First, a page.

We Americans are obsessed with time. Everything we do is tied to time as if we were ruled by the clock. From the moment of our birth, we are assigned to a schedule; feeding time, naptime, and my personal toddler favorite, tummy time. Scheduling continues throughout our life. In fact, we are convinced that we must be subjected to time if not in outright control of it.
We have many expressions relating to time.
“What time is it?”,
“Don’t waste my time”,
“Time is of the essence”,
“Time is money”.
Many of our popular songs are about time and every generation has its favorite songs about time. Here are a few of mine:
“Time is on my side” by The Rolling Stones
“Time after time” by Cindi Lauper
“Does anybody really know what time it is?” by Chicago
Our Church also schedules certain liturgical seasons in order to focus our attention on the many mysteries of our faith. So, we are most familiar with seasons of Advent, Christmas, Lent and Easter.
This week we entered the liturgical season of Ordinary Time which makes up most of the liturgical year of the Catholic Church, thirty-three or thirty-four weeks in total.
And today is the 2nd Sunday in Ordinary Time. Don’t worry though. You didn’t miss a Sunday. There is no 1st Sunday of Ordinary Time, not this year, not any year.
The reason for this is that Ordinary Time begins after the Baptism of Jesus. This causes Ordinary Time to start on a weekday. So, since Ordinary Time began last Tuesday, there was no Sunday during the 1st week of Ordinary Time. Today, then, is the first Sunday during Ordinary Time, which happens to be the first liturgical day of the 2nd week in Ordinary Time. Therefore, today is the 2nd Sunday in ordinary time.
This time is called ordinary, not because it is common or unimportant, but simply because the weeks of Ordinary Time are sequentially numbered. It takes its name from the Latin word ordinalis which refers to numbers in sequence and from which we get the English word “order”.
Vestment colors for this Liturgical Season are green which is the color of new life and hope.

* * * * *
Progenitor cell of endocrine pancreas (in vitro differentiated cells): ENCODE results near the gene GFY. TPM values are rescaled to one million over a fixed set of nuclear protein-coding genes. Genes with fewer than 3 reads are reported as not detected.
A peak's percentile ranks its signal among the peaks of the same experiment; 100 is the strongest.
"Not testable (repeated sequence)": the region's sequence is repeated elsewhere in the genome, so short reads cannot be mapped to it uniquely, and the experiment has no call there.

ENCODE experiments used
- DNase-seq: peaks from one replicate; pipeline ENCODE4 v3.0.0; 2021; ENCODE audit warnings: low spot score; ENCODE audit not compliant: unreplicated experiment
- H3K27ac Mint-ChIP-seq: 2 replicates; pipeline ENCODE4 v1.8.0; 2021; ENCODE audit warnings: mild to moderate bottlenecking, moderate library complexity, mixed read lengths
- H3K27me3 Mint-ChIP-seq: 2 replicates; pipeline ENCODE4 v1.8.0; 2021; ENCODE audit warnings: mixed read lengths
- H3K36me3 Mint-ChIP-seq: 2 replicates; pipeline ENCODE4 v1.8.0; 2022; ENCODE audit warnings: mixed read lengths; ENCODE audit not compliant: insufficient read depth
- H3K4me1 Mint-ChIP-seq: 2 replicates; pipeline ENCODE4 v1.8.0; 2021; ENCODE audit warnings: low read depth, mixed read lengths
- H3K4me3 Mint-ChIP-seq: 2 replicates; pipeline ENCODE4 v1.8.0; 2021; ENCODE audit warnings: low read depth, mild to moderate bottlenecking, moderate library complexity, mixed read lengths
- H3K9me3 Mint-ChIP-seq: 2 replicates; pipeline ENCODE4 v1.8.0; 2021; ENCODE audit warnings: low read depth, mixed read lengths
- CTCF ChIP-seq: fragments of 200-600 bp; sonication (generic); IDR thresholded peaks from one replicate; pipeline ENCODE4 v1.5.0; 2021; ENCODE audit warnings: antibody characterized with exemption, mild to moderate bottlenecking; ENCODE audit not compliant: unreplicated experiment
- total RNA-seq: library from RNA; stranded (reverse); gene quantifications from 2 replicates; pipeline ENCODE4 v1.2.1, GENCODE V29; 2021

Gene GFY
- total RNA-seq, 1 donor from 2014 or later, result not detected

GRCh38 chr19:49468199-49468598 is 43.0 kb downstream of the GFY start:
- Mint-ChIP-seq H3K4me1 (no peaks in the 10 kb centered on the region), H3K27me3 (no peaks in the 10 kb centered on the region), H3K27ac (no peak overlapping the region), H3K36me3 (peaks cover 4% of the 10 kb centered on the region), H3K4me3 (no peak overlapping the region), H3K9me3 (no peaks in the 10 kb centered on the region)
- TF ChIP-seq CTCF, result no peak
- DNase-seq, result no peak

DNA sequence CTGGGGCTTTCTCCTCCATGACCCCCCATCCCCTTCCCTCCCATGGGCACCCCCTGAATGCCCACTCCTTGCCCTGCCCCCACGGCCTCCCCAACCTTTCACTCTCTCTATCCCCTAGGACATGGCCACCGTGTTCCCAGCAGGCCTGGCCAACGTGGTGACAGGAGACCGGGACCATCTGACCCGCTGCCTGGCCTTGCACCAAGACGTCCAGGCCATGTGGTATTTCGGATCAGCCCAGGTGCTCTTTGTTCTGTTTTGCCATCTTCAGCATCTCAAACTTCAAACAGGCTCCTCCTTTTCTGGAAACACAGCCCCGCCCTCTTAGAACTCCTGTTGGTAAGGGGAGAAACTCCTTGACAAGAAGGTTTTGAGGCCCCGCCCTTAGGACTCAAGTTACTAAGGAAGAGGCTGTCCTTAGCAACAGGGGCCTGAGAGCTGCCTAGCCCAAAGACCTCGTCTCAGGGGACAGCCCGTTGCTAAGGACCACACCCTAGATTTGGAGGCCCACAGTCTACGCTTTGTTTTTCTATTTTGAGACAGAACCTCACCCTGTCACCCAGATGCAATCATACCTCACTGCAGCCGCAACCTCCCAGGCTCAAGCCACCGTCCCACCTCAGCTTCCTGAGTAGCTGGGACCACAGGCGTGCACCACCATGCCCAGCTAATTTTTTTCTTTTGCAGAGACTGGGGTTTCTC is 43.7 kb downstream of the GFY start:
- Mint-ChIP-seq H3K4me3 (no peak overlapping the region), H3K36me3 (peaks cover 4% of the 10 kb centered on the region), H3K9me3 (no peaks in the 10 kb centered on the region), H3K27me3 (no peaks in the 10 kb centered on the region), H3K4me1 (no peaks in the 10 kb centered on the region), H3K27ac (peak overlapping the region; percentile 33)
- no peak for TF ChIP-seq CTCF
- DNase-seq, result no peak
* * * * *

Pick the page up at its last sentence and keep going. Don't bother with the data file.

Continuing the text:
So, the numbered weeks of Ordinary Time represent the ordered life of the Church, the period of time in which we live our lives neither in feasting, as in Christmas and Easter season, nor in penance, as in Advent and Lent, but in watchfulness and expectation of the Second Coming of Christ.
The Gospels of Ordinary Time walk us through the life and ministry of Jesus; the calling of the Apostles, His parables and miracles. In other words, the very mystery of Christ himself is honored in its fullness during Ordinary Time.
If you think of the liturgical calendar as “circle of life” the mystery of Christ unfolds. The significance and beauty of how Christ calls us to live our lives through him comes to light.
The Gospel today recounts the very first time that Jesus is referred to as The Lamb of God. So, Ordinary Time becomes for us the part of the year in which Christ, The Lamb of God, walks among us and transforms our lives. This is not ordinary at all, but it is the very fabric of Christian living.
We don’t often think of this, but time is a gift from God. That we are all here today is testament to the fact that we are still living within that portion of time God has granted us.
The Old Testament book of Ecclesiastes reminds us that for everything there is a season, and a time for every matter under heaven.
A time to be born and a time to die,
a time to weep and a time to laugh,
a time to keep silent and a time to speak,
a time for war and a time for peace.
Unfortunately, or fortunately, we do not know the time we will be called from this life to face judgement from which we will enter the place of our eternity. Ordinary time gives us the opportunity to examine our lives to this point, to discover for ourselves where we need to improve in order to insure that we are on the right path. It is the time for us to focus our attention on the Mass, the life and times of Jesus in the Gospels, and the sacrament of the Holy Eucharist.
Looking around at this world of ours there is a great deal of evil that exists, so much so, that one comes to the realization that Hell is a much larger place than previously imagined.
It seems as if we, the Church Militant, are in a daily battle for our spiritual survival. It becomes of utmost importance then that we use this period of Ordinary Time to reflect on our lives, straighten our paths and guarantee that we are on the stairway to Heaven and not the highway to Hell.
2nd Sunday Ordinary Time
Jan 15, 2023
Deacon Rick Kaszycki
St Stephen the Martyr